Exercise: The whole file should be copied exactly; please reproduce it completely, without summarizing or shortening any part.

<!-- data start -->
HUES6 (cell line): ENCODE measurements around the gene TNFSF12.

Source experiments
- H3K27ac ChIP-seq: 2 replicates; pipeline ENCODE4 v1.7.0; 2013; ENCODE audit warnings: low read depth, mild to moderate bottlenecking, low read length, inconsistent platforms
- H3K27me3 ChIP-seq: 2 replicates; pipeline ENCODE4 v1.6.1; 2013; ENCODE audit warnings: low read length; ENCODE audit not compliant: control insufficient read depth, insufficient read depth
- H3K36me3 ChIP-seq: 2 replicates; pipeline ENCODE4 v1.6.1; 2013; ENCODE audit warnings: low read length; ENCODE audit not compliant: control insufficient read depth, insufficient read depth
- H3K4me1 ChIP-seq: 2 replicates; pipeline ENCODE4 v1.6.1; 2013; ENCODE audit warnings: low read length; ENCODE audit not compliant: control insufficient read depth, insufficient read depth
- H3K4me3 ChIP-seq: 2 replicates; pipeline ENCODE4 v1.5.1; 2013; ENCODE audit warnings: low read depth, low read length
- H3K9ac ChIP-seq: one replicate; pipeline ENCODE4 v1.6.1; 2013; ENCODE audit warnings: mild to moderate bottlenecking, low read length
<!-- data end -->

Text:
HUES6 (cell line): ENCODE measurements around the gene TNFSF12.

Source experiments
- H3K27ac ChIP-seq: 2 replicates; pipeline ENCODE4 v1.7.0; 2013; ENCODE audit warnings: low read depth, mild to moderate bottlenecking, low read length, inconsistent platforms
- H3K27me3 ChIP-seq: 2 replicates; pipeline ENCODE4 v1.6.1; 2013; ENCODE audit warnings: low read length; ENCODE audit not compliant: control insufficient read depth, insufficient read depth
- H3K36me3 ChIP-seq: 2 replicates; pipeline ENCODE4 v1.6.1; 2013; ENCODE audit warnings: low read length; ENCODE audit not compliant: control insufficient read depth, insufficient read depth
- H3K4me1 ChIP-seq: 2 replicates; pipeline ENCODE4 v1.6.1; 2013; ENCODE audit warnings: low read length; ENCODE audit not compliant: control insufficient read depth, insufficient read depth
- H3K4me3 ChIP-seq: 2 replicates; pipeline ENCODE4 v1.5.1; 2013; ENCODE audit warnings: low read depth, low read length
- H3K9ac ChIP-seq: one replicate; pipeline ENCODE4 v1.6.1; 2013; ENCODE audit warnings: mild to moderate bottlenecking, low read length